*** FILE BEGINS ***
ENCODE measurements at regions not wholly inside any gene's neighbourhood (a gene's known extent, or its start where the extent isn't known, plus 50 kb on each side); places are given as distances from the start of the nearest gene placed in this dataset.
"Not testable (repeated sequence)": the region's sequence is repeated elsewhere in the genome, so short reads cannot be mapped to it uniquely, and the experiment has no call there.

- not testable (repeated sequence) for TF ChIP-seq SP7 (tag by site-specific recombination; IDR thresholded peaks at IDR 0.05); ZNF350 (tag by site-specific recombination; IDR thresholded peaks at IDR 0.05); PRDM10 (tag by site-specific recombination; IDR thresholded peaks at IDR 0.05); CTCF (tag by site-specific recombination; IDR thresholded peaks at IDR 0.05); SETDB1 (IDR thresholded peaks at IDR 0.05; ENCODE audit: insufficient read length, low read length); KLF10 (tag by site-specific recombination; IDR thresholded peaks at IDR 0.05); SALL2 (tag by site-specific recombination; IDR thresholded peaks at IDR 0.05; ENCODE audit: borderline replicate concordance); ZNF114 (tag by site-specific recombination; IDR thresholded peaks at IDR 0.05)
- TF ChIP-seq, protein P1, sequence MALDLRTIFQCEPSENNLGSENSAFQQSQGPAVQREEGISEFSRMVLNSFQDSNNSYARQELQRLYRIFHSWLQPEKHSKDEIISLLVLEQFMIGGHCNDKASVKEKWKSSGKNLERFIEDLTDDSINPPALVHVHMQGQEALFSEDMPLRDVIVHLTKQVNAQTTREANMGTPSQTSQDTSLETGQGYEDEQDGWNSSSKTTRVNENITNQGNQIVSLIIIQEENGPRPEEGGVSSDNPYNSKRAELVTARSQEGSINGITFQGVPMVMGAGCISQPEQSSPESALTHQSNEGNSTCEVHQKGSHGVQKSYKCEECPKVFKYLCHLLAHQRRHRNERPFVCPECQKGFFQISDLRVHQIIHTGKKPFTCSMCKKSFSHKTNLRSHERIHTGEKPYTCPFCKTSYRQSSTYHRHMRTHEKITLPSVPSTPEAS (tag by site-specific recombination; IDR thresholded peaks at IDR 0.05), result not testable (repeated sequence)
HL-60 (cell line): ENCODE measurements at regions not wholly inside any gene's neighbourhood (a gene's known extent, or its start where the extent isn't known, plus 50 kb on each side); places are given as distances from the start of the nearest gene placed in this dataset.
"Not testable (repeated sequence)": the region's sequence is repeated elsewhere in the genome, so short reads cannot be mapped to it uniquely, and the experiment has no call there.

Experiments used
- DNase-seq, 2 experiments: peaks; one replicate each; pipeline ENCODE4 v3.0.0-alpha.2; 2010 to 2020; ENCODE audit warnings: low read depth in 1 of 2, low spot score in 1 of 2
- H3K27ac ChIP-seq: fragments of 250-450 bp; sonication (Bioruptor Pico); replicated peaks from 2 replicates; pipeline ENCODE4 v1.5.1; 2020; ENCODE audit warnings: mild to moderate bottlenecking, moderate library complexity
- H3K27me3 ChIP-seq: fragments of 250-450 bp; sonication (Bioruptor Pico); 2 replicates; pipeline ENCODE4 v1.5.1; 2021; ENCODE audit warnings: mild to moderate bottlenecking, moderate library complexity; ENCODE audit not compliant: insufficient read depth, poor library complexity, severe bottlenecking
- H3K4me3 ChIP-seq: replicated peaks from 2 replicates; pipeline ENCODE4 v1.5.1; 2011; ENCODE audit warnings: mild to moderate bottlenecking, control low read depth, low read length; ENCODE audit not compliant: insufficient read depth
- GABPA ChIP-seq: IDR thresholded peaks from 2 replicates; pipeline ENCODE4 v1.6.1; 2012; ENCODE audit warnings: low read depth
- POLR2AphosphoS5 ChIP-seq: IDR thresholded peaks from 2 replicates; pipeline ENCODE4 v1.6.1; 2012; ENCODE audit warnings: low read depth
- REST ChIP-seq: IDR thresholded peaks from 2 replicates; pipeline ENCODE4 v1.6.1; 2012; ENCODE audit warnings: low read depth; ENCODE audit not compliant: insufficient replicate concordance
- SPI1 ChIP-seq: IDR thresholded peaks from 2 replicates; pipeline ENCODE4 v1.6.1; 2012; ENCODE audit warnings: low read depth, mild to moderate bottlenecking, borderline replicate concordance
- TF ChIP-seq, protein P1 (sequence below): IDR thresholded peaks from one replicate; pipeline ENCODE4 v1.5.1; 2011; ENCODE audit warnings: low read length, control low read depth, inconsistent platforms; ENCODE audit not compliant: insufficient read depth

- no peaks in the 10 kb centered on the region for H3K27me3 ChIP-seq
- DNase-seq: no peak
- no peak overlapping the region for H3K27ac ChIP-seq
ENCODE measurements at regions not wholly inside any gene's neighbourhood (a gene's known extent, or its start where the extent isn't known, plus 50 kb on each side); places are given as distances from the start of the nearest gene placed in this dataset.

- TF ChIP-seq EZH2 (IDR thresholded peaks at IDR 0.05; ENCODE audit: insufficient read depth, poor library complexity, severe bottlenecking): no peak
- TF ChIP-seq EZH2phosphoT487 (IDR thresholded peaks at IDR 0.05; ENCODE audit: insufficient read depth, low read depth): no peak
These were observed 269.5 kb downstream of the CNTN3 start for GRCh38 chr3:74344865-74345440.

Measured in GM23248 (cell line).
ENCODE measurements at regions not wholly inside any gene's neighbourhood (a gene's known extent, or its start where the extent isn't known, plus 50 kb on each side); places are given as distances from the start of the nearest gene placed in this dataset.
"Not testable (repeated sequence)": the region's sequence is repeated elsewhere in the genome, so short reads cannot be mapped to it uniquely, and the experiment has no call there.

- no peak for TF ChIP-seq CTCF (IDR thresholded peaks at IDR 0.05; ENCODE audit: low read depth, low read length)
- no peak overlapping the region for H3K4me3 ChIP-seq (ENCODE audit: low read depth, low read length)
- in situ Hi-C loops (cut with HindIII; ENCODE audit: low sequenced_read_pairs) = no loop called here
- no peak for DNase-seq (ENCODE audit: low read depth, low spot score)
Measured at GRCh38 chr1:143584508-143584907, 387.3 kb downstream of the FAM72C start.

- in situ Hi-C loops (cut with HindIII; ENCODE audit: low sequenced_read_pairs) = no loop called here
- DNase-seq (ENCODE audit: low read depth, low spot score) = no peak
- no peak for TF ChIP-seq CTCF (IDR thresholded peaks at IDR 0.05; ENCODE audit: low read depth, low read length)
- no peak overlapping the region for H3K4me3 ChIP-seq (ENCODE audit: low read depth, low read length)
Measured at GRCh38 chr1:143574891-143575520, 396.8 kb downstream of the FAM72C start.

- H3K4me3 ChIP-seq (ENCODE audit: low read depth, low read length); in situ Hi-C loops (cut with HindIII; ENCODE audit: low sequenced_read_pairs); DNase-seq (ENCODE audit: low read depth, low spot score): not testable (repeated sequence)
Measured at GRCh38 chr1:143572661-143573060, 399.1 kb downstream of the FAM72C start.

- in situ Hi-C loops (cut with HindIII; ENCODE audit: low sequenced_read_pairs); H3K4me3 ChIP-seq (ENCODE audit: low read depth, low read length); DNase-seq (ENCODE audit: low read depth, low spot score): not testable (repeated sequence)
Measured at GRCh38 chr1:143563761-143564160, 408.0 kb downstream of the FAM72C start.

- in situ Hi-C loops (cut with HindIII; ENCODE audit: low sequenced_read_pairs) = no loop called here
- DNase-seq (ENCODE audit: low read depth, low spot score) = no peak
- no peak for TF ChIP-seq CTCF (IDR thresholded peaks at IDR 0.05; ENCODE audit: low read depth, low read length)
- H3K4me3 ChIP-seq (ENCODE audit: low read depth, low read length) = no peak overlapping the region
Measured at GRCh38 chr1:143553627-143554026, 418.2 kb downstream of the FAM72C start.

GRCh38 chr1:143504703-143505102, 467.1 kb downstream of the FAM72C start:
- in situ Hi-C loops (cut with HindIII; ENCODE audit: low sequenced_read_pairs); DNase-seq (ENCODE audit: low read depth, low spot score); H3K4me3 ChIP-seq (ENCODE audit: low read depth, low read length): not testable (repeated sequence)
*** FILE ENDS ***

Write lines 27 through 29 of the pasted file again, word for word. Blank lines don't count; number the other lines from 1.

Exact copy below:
- no peak for TF ChIP-seq CTCF (IDR thresholded peaks at IDR 0.05; ENCODE audit: low read depth, low read length)
- no peak overlapping the region for H3K4me3 ChIP-seq (ENCODE audit: low read depth, low read length)
- in situ Hi-C loops (cut with HindIII; ENCODE audit: low sequenced_read_pairs) = no loop called here